Cellulitis

Background

Cellulitis of the leg
  • Acute spreading infection of the dermis and subcutanous tissue, causing overlying skin inflammation[1]
  • Most often caused by streptococcus or staphylococcus (including MRSA)
  • Risk factors[2]
    • Previous cellulitis
    • Wound or current leg ulcers
    • Excoriating skin diseases
    • Lymphedema
    • Venous insufficiency
    • Obesity
    • Tinea pedis

Clinical Features

  • Rash
    • Local erythema, warmth, swelling
    • Tender indistinct margins
  • Can be accompanied by fever, chills, malaise, headache, nausea/vomiting

Differential Diagnosis

Skin and Soft Tissue Infection

Look-A-Likes

Hand and finger infections

Foot infection

Look A-Likes

Evaluation

  • Generally clinical diagnosis, may be assisted by ultrasound (above)
  • Ultrasound can aid in diagnosis - may see "cobblestoning" of subcutaneous fat due to accumulation of fluid in these tissues. Also helpful to evaluate for abscess.

Management

Antibiotics

Tailor antibiotics by regional antibiogram[3]

Outpatient

Coverage primarily for Strep

MRSA coverage only necessary if cellulitis associated with: purulence, penetrating trauma, known MRSA colonization, IV drug use, or SIRS[4]

  • 5 day treatment duration, unless symptoms do not improve within that timeframe[4]
    • Cephalexin 500mg PO q6hrs OR
      • Add TMP/SMX DS 1 tab PO BID[5] if MRSA is suspected
      • Most cases of non-purulent cellulitis are caused by Strep. In these cases, the addition of TMP/SMX has been demonstrated to offer no clinical benefit over cephalexin alone.[6]
    • Clindamycin 450mg PO TID covers both Strep and Staph
    • Tetracyclines (like Doxycycline) should be avoided in non-purulent cellulitis due to high rates of Strep resistance[7]

Inpatient

Saltwater related cellulitis

coverage extended for Vibrio vulnificus

Freshwater related cellulitis

coverage extended for Aeromonas sp

Predictors of Treatment Failure[8]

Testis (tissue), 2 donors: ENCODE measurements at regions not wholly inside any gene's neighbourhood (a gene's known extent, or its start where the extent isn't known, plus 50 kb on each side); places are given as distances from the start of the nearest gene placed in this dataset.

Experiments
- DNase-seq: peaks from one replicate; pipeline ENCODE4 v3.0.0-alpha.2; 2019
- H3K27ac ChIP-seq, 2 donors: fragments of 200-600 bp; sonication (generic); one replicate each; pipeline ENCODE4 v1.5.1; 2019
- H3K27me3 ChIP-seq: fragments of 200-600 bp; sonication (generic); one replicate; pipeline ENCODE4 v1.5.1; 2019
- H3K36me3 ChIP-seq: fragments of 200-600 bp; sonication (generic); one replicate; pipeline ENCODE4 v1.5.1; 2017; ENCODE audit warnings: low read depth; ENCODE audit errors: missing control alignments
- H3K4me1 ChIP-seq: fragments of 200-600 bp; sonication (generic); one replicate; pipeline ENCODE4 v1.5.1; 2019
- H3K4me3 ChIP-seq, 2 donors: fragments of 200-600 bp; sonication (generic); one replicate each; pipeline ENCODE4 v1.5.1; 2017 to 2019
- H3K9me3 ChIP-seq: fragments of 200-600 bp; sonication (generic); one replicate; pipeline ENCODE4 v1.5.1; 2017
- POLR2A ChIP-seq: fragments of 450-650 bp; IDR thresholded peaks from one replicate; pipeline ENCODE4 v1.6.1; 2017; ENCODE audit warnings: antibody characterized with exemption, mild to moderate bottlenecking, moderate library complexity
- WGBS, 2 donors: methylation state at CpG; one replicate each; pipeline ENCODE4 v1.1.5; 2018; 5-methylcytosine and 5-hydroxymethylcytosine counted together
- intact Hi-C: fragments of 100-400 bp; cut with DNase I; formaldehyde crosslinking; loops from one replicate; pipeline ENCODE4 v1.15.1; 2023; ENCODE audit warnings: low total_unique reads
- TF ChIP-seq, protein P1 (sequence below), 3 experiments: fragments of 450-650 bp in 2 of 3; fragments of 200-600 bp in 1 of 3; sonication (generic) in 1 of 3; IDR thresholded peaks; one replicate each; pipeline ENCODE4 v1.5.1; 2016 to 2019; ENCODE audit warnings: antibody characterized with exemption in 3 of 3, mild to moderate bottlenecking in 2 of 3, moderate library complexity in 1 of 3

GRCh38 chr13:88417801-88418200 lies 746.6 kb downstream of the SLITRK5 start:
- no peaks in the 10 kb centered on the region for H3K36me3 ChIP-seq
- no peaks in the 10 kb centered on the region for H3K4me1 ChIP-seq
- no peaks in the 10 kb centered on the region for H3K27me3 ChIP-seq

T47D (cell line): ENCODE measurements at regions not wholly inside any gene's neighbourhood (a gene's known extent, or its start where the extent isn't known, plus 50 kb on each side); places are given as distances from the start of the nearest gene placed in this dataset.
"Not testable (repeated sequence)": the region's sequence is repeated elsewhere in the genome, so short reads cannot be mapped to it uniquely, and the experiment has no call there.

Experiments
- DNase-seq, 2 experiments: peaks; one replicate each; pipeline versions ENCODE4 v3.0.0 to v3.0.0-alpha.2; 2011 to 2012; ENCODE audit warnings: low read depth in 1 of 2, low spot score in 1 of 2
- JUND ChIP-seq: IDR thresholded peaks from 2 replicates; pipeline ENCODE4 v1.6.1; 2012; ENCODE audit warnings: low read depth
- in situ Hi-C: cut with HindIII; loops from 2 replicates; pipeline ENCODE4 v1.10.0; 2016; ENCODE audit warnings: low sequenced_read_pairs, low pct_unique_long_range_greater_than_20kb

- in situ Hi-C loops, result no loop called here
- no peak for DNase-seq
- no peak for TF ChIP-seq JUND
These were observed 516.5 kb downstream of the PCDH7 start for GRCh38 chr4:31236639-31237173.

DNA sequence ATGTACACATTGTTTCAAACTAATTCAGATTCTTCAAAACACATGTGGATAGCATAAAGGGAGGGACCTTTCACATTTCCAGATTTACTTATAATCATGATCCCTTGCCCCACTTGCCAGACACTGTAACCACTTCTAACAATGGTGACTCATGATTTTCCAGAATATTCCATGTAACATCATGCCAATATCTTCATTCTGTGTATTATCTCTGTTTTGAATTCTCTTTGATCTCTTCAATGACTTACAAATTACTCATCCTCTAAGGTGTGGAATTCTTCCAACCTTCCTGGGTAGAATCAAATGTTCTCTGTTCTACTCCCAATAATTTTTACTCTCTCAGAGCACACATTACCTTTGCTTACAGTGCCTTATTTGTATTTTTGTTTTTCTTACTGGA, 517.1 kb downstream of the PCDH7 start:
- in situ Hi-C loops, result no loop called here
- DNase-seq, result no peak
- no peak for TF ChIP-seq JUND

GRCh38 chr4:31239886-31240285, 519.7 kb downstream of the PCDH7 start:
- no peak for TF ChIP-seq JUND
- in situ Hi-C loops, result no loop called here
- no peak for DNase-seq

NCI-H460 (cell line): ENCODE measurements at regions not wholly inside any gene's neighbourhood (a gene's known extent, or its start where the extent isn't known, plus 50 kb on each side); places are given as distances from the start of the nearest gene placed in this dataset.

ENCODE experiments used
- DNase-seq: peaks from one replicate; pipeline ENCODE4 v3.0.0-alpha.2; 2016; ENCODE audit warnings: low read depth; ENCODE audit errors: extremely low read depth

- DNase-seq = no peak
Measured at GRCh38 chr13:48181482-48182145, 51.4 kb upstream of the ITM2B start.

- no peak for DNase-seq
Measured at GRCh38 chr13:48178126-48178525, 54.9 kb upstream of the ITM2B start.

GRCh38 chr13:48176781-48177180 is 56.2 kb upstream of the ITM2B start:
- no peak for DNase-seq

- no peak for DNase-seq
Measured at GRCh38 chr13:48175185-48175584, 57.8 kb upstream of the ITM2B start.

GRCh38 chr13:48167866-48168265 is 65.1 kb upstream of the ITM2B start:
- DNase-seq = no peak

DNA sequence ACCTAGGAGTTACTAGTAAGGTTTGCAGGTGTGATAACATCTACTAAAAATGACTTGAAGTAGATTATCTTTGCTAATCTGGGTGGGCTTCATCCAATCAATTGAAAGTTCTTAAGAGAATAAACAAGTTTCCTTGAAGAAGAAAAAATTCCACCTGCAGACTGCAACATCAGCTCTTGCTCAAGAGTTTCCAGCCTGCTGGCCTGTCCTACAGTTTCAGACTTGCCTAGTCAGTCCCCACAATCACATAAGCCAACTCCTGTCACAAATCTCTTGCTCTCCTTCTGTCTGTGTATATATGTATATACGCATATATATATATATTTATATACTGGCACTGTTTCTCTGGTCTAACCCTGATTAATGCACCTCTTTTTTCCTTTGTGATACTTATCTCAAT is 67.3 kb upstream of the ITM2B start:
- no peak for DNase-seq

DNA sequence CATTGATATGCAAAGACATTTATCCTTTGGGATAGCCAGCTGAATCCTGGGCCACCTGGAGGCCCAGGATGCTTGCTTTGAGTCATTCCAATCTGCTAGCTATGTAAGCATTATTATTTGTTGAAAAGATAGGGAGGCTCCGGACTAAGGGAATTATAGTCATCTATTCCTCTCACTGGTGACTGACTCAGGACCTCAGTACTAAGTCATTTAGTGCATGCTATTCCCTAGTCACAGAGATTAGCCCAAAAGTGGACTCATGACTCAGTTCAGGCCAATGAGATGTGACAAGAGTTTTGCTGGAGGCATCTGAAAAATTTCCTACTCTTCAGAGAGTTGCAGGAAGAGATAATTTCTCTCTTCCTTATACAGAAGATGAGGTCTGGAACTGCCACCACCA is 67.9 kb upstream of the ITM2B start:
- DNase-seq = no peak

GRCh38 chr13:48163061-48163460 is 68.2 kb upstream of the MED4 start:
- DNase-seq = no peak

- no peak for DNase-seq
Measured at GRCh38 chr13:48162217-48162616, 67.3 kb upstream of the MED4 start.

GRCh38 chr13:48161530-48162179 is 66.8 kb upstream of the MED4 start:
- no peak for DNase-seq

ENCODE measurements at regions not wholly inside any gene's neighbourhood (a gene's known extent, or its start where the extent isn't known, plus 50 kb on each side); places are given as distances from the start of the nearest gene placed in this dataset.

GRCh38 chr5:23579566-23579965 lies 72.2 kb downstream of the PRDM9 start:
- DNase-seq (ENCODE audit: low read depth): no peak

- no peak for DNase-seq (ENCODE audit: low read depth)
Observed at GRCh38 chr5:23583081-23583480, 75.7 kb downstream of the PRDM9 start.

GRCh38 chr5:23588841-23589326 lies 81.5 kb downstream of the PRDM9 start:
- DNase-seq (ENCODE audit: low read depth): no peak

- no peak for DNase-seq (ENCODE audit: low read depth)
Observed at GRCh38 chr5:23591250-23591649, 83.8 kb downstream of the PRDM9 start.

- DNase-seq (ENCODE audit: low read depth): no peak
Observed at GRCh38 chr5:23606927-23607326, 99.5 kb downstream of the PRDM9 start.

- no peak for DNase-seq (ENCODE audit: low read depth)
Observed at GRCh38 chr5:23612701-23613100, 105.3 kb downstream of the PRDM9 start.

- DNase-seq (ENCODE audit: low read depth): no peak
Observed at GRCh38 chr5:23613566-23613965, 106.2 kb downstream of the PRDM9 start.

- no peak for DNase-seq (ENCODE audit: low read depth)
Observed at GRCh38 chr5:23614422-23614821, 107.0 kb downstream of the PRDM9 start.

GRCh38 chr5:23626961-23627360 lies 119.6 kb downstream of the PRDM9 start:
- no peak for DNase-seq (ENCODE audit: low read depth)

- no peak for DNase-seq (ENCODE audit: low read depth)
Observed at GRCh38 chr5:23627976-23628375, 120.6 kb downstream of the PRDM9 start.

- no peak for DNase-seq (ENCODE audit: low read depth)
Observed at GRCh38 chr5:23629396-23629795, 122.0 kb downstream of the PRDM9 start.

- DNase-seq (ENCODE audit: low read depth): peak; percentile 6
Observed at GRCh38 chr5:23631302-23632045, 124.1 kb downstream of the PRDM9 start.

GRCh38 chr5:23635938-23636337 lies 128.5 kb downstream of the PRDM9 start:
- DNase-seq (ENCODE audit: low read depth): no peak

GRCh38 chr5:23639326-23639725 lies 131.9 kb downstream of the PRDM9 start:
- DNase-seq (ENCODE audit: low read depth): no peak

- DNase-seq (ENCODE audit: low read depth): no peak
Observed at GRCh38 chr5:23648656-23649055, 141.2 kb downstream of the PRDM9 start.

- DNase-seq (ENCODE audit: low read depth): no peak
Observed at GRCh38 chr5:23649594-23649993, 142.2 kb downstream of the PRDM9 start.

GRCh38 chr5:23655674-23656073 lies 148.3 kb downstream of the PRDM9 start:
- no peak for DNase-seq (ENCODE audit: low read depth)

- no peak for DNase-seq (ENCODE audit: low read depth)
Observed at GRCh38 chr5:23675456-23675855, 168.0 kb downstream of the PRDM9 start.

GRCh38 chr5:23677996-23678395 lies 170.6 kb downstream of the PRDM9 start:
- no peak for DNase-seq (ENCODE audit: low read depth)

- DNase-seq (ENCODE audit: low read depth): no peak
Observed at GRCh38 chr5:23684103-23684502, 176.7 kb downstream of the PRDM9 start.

• Fever (T>38°C) at triage (odds ratio [OR] 4.3)
  • Chronic leg ulcers (OR 2.5)
  • Chronic edema or lymphedema (OR 2.5)
  • Prior cellulitis in the same area (OR 2.1)
  • Cellulitis at a wound site (OR 1.9)

Disposition

  • Admit for:
    • Sepsis
    • Significant hand, face, or genitalia infection
    • Failure of outpatient treatment
    • Significant comorbidity (e.g. immunocompromized, poorly controlled diabetes)

See Also

References

  1. Gunderson CG, Martinello RA. A systematic review of bacteremias in cellulitis and erysipelas. J Infect. 2012 Feb;64(2):148-55.
  2. Quirke M et al. Risk factors for nonpurulent leg cellulitis: a systematic review and meta-analysis. Br J Dermatol. 2017 Aug;177(2):382-394.
  3. Stevens D, et al. Practice guidelines for the diagnosis and management of skin and soft tissue infections: 2014 update by the Infectious Diseases Society of America. Clin Infect Dis. 2014;59(2):e10-e52
  4. 4.0 4.1 Stevens D, et al. Practice guidelines for the diagnosis and management of skin and soft tissue infections: 2014 update by the Infectious Diseases Society of America. Clin Infect Dis. 2014;59(2):e10-e52
  5. Cadena J, et al. Dose of trimethoprim-sulfamethoxazole to treat skin and skin structure infections caused by methicillin-resistant Staphylococcus aureus. Antimicrobial agents and chemotherapy 55.12 (2011): 5430-5432.
  6. Pallin D, et al. Clinical trial: comparative effectiveness of cephalexin plus trimethoprim-sulfamethoxazole versus cephalexin alone for treatment of uncomplicated cellulitis: a randomized controlled trial. Clinical infectious diseases 56.12 (2013): 1754-1762
  7. Traub, W and Leonhard, B. Comparative susceptibility of clinical group A, B, C, F, and G beta-hemolytic streptococcal isolates to 24 antimicrobial drugs. Chemotherapy 43.1 (1997):10-20.
  8. Peterson D. et al. Predictors of failure of empiric outpatient antibiotic therapy in emergency department patients with uncomplicated cellulitis. Acad Emerg Med. 2014 May;21(5):526-31.